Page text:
OPINION: Garcia's Time Nearing
The tenure of Joey Harrington is about to come to an end in Detroit and when it does, it'll be the one of the worst kept secrets in the NFL. Columnists and observers all over the NFL scene have come to the same conclusion, Harrington (52.7 QB rating, rank 32nd in the NFL) isn't going to get the job done in Detroit.
Now let's get one thing straight - this isn't to say that Joey Harrington can't play. What it does mean is he isn't a West Coast Offense quarterback. Harrington has had four years to try to tailor his skills to first Marty Mornhinweg's and now Steve Mariucci's offense and he's had all the success of trying to fit a square peg into a round hole - it just doesn't work.
Steve Mariucci recently told the media that the four key attributes of a west coast quarterback are timing, decision-making, accuracy and mobility. Harrington has none of the four. Where Harrington excels is in reading defenses, throwing the intermediate ball and improvising on the fly. His indoctrination into the WCO has taken away almost all his improvisational skills and Detroit hardly ever calls the intermediate passing play.
See a difference in Harrington's play in the hurry up or no-huddle offense?
On the flip side, guess who has all those WCO attributes? Jeff Garcia, who is rehabbing right now from a broken fibula and is currently about two weeks away from being ready to play in an emergency situation. Once Garcia is healthy, Harrington's leash will become shorter until Garcia finally gets into a game. And that will end Harrington's tenure in Detroit.
Several teams, most notably the Kansas City Chiefs, like Harrington and believe that given an opportunity in their system, could revive his flagging fortunes. That might be true, but for Detroit, how does this whole thing shakeout?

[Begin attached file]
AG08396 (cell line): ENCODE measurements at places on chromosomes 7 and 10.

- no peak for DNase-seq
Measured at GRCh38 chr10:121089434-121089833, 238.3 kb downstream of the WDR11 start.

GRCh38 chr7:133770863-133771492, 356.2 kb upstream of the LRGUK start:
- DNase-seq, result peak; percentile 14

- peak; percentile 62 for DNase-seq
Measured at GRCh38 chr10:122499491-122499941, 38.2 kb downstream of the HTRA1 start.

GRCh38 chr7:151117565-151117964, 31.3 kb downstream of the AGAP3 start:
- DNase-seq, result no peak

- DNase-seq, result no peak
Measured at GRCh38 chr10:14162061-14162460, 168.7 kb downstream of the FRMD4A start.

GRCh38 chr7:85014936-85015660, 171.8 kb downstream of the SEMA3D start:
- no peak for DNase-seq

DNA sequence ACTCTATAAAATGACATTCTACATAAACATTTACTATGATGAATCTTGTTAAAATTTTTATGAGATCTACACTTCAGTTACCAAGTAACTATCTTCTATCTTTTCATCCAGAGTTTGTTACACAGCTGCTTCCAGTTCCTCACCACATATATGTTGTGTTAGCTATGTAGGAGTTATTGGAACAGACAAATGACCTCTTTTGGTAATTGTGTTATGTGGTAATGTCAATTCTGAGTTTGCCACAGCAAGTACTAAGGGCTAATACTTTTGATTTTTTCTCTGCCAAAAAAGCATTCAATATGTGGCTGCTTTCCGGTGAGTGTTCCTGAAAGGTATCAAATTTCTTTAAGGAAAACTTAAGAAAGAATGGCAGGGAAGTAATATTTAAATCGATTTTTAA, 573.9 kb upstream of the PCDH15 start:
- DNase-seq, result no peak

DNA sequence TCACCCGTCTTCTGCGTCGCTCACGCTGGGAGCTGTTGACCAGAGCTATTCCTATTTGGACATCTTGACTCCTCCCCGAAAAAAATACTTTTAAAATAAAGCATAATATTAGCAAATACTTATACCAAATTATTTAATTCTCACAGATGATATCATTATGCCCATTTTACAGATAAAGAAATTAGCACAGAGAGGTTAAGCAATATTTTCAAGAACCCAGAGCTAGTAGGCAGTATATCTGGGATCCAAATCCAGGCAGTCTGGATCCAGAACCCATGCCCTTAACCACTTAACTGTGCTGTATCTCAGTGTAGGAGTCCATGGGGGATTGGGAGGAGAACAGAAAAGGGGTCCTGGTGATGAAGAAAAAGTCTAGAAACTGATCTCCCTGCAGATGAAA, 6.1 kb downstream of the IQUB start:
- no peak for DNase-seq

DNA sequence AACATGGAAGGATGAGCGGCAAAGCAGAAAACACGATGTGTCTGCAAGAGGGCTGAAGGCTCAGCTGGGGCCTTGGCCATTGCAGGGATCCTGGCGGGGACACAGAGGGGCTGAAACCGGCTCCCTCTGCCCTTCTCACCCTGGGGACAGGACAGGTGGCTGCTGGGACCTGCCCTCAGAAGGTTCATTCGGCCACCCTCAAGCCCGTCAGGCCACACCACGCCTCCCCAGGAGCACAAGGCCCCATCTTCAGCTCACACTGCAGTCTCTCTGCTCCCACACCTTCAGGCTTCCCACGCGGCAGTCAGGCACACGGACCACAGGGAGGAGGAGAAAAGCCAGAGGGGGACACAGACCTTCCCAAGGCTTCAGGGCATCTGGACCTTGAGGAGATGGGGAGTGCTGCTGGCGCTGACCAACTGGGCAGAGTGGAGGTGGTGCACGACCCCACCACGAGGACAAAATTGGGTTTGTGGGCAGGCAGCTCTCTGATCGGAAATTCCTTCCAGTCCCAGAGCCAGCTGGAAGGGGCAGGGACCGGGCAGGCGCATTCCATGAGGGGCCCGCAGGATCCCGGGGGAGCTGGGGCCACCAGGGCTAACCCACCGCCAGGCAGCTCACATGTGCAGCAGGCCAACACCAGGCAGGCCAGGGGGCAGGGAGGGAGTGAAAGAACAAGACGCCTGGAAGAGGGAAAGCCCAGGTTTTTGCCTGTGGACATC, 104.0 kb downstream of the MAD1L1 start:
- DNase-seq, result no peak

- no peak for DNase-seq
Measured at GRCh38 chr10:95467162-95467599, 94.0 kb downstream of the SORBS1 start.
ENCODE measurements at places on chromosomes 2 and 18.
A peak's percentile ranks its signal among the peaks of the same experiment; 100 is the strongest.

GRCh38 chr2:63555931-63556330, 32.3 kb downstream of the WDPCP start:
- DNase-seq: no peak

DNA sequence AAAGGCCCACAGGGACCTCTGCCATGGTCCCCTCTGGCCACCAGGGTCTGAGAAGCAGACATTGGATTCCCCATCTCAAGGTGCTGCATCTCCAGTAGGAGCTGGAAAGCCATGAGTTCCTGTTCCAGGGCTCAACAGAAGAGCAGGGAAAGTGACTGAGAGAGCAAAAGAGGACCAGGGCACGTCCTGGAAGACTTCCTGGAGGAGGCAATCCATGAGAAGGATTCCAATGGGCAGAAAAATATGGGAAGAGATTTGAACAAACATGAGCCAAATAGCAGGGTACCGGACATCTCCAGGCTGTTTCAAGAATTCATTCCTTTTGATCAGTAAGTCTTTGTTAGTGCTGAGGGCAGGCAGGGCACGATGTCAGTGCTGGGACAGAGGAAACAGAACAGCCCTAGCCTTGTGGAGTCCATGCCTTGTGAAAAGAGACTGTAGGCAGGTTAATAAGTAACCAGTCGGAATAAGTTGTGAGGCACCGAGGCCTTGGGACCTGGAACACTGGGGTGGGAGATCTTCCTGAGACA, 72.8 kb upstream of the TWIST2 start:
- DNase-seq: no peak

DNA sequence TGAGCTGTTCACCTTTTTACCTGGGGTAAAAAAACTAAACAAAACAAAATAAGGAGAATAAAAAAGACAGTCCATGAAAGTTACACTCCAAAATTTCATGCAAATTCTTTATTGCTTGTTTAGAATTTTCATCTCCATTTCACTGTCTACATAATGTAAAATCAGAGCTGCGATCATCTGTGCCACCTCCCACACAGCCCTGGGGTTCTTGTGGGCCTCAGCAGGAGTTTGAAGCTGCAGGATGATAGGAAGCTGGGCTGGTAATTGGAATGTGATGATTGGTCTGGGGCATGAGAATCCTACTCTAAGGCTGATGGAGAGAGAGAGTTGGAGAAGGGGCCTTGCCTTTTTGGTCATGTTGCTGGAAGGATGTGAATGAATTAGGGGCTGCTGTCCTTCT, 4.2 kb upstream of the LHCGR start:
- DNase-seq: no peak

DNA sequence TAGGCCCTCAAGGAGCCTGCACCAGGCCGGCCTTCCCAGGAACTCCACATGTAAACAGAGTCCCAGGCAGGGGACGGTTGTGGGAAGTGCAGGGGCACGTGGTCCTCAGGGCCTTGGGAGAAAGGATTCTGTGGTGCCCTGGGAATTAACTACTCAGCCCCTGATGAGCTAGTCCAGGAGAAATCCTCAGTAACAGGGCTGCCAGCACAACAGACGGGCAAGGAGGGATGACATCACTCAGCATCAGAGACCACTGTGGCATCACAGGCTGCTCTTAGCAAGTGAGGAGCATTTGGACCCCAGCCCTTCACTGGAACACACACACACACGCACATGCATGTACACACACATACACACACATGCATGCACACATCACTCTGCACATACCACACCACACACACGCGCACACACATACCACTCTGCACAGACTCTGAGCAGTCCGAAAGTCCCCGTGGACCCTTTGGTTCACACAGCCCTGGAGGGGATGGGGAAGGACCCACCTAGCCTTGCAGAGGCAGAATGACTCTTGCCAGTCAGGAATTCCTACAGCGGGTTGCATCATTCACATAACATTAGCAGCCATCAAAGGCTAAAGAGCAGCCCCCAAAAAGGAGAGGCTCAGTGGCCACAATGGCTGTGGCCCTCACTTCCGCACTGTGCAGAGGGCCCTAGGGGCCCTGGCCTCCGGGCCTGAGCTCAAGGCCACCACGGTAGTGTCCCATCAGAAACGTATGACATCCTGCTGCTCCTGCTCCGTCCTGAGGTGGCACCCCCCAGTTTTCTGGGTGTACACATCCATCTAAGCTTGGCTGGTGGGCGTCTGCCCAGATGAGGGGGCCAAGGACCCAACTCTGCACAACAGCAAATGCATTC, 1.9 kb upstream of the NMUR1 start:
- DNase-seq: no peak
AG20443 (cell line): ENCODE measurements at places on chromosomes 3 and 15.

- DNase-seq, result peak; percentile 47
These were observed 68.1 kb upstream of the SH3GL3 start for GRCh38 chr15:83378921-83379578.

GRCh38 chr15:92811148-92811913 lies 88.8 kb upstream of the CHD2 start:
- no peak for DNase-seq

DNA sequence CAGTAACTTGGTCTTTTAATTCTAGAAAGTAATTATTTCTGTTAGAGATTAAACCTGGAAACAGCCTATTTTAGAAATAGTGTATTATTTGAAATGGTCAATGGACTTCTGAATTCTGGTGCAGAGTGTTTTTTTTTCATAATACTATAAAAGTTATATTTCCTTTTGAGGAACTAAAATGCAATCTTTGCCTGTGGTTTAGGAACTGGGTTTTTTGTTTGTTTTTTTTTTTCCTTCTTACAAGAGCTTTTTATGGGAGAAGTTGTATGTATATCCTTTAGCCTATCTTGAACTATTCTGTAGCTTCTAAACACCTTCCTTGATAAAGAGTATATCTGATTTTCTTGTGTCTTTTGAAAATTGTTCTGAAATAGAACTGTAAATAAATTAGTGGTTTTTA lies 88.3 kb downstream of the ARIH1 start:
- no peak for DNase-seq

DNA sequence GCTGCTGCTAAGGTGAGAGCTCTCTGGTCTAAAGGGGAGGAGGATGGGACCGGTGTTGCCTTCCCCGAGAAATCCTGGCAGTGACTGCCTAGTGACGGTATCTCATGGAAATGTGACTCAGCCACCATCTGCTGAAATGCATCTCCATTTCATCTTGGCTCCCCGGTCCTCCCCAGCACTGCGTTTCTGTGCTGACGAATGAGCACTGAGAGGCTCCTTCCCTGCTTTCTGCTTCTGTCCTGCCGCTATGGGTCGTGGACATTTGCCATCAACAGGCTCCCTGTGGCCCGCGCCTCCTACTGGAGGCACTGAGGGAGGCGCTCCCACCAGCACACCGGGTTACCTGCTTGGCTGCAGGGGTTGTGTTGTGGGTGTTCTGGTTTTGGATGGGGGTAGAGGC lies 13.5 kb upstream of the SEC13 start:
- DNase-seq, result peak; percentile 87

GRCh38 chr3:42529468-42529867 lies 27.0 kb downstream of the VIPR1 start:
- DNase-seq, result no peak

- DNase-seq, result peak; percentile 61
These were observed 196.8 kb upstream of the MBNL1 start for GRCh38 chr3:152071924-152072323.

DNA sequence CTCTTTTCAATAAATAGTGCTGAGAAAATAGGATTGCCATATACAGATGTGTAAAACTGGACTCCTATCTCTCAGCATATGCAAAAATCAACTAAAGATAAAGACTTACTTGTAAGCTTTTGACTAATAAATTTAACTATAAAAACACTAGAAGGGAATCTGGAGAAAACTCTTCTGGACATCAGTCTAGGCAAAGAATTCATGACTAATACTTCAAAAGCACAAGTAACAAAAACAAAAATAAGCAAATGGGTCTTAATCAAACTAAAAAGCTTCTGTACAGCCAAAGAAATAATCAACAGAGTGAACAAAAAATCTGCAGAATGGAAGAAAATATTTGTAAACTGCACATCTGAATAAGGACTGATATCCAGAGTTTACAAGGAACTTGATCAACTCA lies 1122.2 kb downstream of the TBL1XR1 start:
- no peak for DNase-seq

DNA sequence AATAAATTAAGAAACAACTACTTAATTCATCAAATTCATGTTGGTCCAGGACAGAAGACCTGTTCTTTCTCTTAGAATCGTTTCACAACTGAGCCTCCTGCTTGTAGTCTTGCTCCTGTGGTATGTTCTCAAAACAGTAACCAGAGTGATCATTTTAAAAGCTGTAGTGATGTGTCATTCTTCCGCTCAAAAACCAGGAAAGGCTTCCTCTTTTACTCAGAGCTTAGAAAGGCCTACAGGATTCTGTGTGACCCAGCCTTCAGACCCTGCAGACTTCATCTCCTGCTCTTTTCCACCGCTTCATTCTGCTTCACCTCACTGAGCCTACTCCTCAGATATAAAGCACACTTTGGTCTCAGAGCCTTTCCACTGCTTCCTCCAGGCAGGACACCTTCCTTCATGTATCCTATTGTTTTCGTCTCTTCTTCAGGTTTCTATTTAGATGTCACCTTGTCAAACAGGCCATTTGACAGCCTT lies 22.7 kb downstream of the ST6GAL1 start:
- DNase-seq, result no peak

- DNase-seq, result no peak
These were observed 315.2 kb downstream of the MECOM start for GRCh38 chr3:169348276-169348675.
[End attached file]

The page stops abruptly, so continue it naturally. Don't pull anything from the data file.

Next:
It is known that, despite having the hots to hire Mariucci (and incurring a $250,000 fine in the process), Lions president and chief operating officer Matt Millen has been less than thrilled in recent weeks about the offense's productivity or the lack of it. He would like to see the team open it up a bit. But that isn't Mariucci. He was blasted by Terrell Owens when both were in San Francisco for being too conservative and Owens wasn't that far off the mark. Besides what is wrong with being conservative if it wins you football games?
Millen isn't going to can Mariucci and bring in a coach to tailor the offense around Harrington, because in his heart of hearts, Millen must have doubts about Harrington's ability to ever become a franchise quarterback now, too. Millen has seen the poor throws, the missed opportunites as much as any observer and he likely knows Garcia is the better option - when healthy - in the short term.
But Millen must think about the long term. Detroit can't afford to keep Harrington as a backup at over $8 million per season and he isn't likely to restructure to be a backup, he'll want to go elsewhere. So what do the Lions do in the long term? Garcia is 35-years old and wouldn't be much more than a stopgap.
One thing they cannot do is try to force feed Dan Orlovsky or any other college quarterback, not when there are a few WCO quarterbacks who will likely be available this offseason. San Diego's Drew Brees would be a costly option, but the best one.
Arizona's Josh McCown will be an unrestricted free agent at the end of this season and runs a similar system for the Cardinals. Atlanta's Matt Schaub has shown that he can be productive in the short passing game. Tennessee's Billy Volek has played at a high level over a few game stretch and fan favorite Jon Kitna might be pried away from the Bengals for the right price.
Millen needn't worry about the legacy of drafting a player with a top 10 pick and not having it pan out. It's happened plenty of times before with other early selections such as Ryan Leaf in San Diego, Akili Smith in Cincinnati, Cade McNown in Chicago, Rick Mirer in Seattle and the list goes on and on.
It'll be even easier when the Houston Texans likely let go of David Carr, who was the first overall pick in 2002.
Once the inevitable happens and Harrington moves on, it'll be better for him, better for the Lions and even better for long-suffering Lions fans.
See, in every cloud there can be a silver lining.
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Scout NFL Network08/24/2016